Once you hit 50 members, you will have access to these social media analytics.
Groups are extremely useful both in promoting your business on Facebook and also building a community of potential clients.
Inside the group, you will find ‘group insights’ on the left-hand side of the page (on the desktop). On a mobile, you will have a shield at the top of the group.
Keep an eye on engagements and top performers. Encourage the group to engage by rewarding those who do. If you encourage your members to engage with each other, it’s half the battle won!
Twitter impressions are the number of times a tweet shows up in your followers’ timeline. That means every time it appears; it counts as an impression. Having thousands of impressions is great but it doesn’t mean your followers have actually seen your tweets.
Twitter is fast-paced and some of your tweets will inevitably be missed but the higher your impressions, the more likely it is that your tweets are being seen by more people.
You want people to see your profile. Your profile visits are one to watch because it means that for some reason, you have come to people’s attention. It could be that someone has mentioned you or you’ve been retweeted but it’s good to have visitors to your page. The key is to keep them and encourage them to follow you.
Top tweet & top mention
These are great analytics to measure because they show you what your followers like. Your top tweet shows your most popular recent tweet and top mention shows the engagement level on tweets that have mentioned you.
Your engagement rate is possibly the most important analytic to measure on Twitter. Ideally, you should be aiming for a rate of 0.7%+, This shows that your followers have a high interest in your posts.
Who’s looking at you?
To see who’s looking at your profile, go into your profile and scroll down to ‘Your Dashboard’.
You will see three different analytics;
- Who’s viewed your profile
- Article or posts views
- Search appearances.
I’d recommend keeping an eye on how many people are viewing your profile. If you click on the number, it will tell you whether your analytics have increased or decreased since last week and it’s measured over a rolling 90 period.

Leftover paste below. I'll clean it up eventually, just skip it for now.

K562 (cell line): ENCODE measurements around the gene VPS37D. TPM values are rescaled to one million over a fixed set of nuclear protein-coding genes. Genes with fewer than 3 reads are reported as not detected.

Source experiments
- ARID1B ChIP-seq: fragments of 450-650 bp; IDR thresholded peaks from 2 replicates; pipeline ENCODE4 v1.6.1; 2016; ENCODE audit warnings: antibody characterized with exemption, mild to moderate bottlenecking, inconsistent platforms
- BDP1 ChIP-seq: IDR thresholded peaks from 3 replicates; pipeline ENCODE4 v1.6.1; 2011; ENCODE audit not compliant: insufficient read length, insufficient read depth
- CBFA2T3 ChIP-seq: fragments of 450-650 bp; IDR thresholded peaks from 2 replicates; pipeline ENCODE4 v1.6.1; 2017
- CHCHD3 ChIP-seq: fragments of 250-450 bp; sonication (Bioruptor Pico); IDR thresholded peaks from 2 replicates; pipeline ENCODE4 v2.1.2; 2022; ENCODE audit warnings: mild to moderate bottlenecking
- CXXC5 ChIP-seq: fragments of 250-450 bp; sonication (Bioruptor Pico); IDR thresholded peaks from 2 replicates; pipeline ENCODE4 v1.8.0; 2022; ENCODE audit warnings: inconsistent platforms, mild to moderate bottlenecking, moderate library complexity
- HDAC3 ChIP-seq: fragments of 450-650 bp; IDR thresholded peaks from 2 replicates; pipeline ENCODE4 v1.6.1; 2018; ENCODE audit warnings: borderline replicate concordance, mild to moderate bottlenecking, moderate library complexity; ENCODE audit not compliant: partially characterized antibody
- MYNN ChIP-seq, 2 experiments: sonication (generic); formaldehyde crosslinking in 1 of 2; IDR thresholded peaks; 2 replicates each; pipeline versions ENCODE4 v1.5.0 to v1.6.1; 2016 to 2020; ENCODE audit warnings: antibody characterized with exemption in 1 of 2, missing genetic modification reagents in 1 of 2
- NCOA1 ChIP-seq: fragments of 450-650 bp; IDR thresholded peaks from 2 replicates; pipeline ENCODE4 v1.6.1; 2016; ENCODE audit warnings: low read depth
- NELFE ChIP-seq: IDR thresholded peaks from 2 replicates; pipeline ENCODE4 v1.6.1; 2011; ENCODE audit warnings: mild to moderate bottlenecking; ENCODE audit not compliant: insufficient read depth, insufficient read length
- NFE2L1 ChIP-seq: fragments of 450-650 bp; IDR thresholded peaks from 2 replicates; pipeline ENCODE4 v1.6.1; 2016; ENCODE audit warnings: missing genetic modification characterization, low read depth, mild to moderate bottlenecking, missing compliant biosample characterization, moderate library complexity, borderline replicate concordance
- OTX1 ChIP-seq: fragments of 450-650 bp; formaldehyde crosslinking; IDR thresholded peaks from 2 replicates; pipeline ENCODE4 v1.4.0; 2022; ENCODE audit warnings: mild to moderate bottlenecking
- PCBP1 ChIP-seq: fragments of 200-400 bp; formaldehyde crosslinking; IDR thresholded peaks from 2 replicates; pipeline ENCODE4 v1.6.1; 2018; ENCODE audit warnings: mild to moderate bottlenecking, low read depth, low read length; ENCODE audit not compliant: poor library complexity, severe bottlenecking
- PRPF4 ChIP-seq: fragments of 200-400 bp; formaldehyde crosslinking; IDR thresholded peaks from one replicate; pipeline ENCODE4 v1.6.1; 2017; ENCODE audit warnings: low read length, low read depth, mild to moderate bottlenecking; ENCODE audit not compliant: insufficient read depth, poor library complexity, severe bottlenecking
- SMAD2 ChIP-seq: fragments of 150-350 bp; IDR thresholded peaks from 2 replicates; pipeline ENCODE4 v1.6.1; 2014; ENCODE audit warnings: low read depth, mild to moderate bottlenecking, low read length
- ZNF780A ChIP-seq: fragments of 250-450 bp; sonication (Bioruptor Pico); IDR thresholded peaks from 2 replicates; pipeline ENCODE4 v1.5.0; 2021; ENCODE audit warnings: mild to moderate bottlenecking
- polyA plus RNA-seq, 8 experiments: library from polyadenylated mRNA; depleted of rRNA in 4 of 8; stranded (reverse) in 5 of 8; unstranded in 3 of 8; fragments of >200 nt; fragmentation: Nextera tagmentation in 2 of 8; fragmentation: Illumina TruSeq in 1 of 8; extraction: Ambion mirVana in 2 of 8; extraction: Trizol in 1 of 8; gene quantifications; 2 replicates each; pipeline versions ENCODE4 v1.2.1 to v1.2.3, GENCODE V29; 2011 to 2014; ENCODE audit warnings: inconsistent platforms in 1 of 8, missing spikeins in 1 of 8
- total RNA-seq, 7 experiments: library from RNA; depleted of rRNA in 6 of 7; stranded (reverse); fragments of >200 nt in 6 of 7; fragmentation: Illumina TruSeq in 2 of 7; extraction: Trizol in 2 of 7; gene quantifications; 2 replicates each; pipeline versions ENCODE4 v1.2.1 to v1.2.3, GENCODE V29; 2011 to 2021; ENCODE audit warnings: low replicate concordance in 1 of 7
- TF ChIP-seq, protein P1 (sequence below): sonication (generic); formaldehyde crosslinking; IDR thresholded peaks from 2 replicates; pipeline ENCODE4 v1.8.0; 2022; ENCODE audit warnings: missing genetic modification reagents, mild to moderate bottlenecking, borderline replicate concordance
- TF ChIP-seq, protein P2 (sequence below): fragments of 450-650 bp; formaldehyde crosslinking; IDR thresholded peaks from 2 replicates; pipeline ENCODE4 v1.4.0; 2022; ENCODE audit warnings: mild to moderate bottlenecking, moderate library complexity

The more people viewing your profile, the better. You are attracting attention, appearing in searches and people are making a decision whether or not to connect with you.
This is quite possibly the most important metric to measure on LinkedIn. When you click into it, it will break the metrics down into three sections;
- The companies that have looked at you
- The seniority of the people who work for those companies
- Keywords used to search for you.
The first two are great because it means you can then start following those companies and their employees and start to build a relationship with them but most important, is your keywords.
If you do not have this metric, you are not being searched.
If your keywords aren’t relevant or they don’t appear at all, something isn’t working.
If a LinkedIn user is looking for a particular product or service, they will use the search bar to find relevant people or companies. You need to make sure you have as many keywords or key phrases as possible throughout your profile and your activity on LinkedIn represents what you do.
Optimising your profile is essential if you want to get searched by the right people.
Then there’s your SSI (Social Selling Index) but that’s a whole other blog!
Ultimately, when it comes to What analytics should you measure on Social Media, the proof is really in the pudding.
It’s more important to focus on the relationships you are building than the analytics but the metrics we have talked about today will help keep you on track.
You know where we are if you need us!